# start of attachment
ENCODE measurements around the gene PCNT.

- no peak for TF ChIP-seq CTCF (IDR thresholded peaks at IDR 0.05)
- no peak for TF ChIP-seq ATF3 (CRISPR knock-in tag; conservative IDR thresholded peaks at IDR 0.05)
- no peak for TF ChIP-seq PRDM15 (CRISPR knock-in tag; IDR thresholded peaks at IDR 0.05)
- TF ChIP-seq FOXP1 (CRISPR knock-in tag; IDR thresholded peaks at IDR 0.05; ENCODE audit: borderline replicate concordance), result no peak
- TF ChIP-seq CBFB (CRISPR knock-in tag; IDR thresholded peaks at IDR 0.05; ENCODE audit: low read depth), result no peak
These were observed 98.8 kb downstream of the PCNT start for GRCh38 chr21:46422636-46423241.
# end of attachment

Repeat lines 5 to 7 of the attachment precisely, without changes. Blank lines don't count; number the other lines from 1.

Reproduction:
- TF ChIP-seq FOXP1 (CRISPR knock-in tag; IDR thresholded peaks at IDR 0.05; ENCODE audit: borderline replicate concordance), result no peak
- TF ChIP-seq CBFB (CRISPR knock-in tag; IDR thresholded peaks at IDR 0.05; ENCODE audit: low read depth), result no peak
These were observed 98.8 kb downstream of the PCNT start for GRCh38 chr21:46422636-46423241.